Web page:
• In further embodiments, the suture anchor includes one or more of the following, in any combination.
  • In an embodiment of the suture anchor, a height of at least two of the plurality of ribs is different.
  • In an embodiment, the suture anchor further includes a plurality of second channels formed within the surface of the anchor body and extending proximally from the eyelet.
  • In an embodiment of the suture anchor, each of the plurality of ribs extends distally past the eyelet.
  • In an embodiment of the suture anchor, a midline of each of the plurality of ribs is separated by an angle selected between about 7 degrees to about 60 degrees.
  • In an embodiment of the suture anchor, a ratio of height to width of each of the plurality of ribs is selected within the range between about 1:4 to about 20:1.
  • In an embodiment of the suture anchor, a ratio of the anchor body diameter to the height of each of the plurality of ribs is selected within the range between about 1:2 to about 1:10.
  • In an embodiment of the suture anchor, the tapered distal portion of the anchor body is selected within the range between about 10% to about 30% of the total anchor body length.
  • In an embodiment of the suture anchor, a distal terminus of the anchor body is blunt.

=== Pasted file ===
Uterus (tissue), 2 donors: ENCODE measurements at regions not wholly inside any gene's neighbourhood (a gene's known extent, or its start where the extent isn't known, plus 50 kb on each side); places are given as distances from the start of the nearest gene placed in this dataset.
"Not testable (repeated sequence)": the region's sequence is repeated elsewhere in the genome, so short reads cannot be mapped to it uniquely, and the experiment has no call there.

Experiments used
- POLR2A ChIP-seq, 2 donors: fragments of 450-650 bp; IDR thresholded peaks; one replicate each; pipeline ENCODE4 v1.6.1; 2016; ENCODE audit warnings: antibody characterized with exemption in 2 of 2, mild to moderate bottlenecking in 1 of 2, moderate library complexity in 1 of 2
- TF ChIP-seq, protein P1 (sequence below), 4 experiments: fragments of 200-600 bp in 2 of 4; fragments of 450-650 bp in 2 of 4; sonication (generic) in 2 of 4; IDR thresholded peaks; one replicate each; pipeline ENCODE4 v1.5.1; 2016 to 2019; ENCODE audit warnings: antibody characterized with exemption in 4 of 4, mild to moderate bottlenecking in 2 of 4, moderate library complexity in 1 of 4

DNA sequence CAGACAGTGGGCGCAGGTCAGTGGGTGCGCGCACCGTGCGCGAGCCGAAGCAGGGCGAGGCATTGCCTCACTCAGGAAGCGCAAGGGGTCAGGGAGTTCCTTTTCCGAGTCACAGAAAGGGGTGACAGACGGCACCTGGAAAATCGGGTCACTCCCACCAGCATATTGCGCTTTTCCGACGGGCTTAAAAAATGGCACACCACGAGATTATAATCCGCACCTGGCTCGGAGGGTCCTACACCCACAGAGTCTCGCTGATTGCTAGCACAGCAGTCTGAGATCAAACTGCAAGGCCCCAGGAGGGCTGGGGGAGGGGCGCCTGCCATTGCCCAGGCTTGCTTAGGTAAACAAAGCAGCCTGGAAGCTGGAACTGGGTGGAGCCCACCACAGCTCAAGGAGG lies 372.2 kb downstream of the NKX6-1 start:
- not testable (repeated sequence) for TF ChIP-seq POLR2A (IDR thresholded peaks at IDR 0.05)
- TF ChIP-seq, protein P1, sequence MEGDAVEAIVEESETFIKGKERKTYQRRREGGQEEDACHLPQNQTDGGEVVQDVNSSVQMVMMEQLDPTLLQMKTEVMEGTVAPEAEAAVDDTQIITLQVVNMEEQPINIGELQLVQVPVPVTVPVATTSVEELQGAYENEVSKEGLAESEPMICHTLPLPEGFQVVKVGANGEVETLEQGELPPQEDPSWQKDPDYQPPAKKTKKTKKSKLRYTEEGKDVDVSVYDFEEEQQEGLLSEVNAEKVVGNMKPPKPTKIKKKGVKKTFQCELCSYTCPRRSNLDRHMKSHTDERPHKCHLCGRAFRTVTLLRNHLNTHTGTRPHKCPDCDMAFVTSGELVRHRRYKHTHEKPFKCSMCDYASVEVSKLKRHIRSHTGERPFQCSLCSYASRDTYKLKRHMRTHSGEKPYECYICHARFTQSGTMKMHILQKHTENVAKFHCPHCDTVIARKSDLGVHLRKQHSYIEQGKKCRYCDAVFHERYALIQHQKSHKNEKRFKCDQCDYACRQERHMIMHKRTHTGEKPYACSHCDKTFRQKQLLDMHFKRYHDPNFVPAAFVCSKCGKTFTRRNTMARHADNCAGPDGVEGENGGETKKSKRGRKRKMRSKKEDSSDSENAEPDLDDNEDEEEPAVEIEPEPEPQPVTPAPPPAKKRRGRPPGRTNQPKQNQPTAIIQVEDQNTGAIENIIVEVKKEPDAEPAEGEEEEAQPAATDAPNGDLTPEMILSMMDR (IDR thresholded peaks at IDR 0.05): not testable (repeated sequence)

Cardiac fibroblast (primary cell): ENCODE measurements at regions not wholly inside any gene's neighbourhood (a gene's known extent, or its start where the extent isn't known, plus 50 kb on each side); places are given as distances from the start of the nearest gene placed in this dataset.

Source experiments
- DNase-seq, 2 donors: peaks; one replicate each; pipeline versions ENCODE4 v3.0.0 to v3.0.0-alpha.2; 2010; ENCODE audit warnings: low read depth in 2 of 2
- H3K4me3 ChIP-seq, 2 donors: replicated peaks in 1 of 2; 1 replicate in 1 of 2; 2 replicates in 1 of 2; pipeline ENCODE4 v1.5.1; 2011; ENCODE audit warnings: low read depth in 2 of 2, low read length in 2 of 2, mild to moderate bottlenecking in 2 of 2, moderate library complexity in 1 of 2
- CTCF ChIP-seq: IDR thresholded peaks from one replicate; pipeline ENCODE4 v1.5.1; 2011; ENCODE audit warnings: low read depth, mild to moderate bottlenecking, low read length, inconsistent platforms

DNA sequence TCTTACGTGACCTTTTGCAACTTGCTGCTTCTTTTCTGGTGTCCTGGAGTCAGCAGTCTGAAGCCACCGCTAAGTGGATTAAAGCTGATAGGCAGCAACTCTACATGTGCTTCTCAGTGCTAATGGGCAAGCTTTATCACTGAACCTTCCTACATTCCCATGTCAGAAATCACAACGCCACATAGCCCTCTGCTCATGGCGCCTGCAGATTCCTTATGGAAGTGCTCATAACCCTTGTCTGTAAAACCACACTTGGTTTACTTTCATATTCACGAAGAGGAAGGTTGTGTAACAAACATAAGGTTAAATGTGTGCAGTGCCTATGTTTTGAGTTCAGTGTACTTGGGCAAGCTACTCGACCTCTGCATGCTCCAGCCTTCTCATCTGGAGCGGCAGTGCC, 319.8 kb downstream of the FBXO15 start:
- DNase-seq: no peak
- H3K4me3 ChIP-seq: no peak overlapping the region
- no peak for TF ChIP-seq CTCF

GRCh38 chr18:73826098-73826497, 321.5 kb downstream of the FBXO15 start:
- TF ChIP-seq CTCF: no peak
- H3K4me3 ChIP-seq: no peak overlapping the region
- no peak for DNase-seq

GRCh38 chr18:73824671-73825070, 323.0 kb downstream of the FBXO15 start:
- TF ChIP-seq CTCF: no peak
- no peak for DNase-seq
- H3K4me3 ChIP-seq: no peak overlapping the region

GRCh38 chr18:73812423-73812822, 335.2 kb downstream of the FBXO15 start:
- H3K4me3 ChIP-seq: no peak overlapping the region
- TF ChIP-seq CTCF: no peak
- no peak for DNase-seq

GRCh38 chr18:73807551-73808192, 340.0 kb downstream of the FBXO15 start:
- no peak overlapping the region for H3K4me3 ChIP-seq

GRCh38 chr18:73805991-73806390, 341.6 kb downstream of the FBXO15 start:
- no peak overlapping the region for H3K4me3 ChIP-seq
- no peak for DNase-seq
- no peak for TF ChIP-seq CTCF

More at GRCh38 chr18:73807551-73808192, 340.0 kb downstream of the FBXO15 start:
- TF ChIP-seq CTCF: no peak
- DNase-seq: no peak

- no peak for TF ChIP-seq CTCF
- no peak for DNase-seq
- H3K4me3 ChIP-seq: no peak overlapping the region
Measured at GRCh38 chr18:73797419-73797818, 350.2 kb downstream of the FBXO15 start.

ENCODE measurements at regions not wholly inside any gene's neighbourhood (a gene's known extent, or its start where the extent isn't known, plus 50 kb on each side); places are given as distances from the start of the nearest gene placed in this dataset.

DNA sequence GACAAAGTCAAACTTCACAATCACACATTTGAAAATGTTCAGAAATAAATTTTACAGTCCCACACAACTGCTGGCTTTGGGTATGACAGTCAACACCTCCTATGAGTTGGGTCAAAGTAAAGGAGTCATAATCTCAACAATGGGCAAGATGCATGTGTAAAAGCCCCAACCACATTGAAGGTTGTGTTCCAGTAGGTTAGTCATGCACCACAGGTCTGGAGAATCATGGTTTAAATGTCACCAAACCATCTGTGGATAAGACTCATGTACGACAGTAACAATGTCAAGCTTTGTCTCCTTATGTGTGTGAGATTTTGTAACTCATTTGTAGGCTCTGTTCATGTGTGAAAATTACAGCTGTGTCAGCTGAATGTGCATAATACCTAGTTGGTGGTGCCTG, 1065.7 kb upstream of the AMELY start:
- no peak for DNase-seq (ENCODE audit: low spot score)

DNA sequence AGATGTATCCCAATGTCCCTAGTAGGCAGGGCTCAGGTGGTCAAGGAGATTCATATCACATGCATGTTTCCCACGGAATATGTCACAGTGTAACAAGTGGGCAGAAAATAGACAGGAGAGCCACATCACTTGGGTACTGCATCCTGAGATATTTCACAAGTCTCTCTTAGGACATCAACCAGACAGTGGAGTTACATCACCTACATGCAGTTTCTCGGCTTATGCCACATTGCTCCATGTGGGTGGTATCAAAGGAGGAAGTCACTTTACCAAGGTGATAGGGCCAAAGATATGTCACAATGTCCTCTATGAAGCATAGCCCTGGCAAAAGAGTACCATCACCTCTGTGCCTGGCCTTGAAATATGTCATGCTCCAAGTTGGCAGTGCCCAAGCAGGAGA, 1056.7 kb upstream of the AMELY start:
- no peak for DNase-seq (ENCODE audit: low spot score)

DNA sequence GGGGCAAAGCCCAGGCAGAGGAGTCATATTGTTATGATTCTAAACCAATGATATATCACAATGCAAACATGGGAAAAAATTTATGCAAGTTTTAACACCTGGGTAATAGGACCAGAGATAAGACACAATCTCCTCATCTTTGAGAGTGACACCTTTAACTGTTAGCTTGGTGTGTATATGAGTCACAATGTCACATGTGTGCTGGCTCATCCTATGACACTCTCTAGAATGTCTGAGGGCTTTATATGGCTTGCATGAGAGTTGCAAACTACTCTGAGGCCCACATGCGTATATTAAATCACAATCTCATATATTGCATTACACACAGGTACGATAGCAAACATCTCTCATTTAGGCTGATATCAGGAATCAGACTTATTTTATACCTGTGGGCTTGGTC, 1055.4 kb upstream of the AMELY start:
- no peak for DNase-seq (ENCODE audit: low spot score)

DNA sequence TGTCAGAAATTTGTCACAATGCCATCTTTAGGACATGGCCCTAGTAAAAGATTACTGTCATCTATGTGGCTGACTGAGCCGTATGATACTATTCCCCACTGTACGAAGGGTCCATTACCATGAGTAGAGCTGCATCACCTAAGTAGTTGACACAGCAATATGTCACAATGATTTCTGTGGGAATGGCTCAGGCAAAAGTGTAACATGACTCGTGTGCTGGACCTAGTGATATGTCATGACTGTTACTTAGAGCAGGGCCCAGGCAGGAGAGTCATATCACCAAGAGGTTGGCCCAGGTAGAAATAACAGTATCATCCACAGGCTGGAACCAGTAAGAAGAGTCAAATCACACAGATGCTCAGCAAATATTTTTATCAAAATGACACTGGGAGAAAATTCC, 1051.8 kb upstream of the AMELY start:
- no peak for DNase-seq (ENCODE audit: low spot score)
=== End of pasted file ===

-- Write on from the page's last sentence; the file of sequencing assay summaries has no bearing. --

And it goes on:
• In an embodiment of the suture anchor, a distal terminus of the anchor body is sharp.
  • In an embodiment of the suture anchor, each of the plurality of ribs tapers towards the radial direction and wherein.
  • In an embodiment of the suture anchor, each of the plurality of ribs radially tapers to a vertex.
  • In an embodiment of the suture anchor, the anchor body possesses a root mean squared (RMS) surface roughness greater than or equal to 2 micro inches.
  • In an embodiment, a kit is provided. The kit includes an embodiment of the suture anchor discussed above and at least one of an awl and a drill having a diameter approximately equal to a diameter of the anchor body.
  • In an embodiment, a suture anchor is provided. The suture anchor includes a generally elongate anchor body core extending from a proximal end to a distal end along a longitudinal axis, where at least a distal end of the anchor body core is tapered. The suture anchor further includes an eyelet formed through the anchor body, extending transverse to the longitudinal axis, and dimensioned to receive a suture and a plurality of circumferentially spaced ribs extending radially outward from the anchor body core, where each of the plurality of ribs extends longitudinally along at least a portion of the anchor body length. A proximal portion of each rib extends proximal to the tapered distal end of the anchor body core, where a distal portion of each of the plurality of ribs is tapered and terminates within the tapered distal end of the anchor body core and where a taper angle of the distal end of each the plurality of ribs is greater than the taper angle of the distal end of the anchor body core.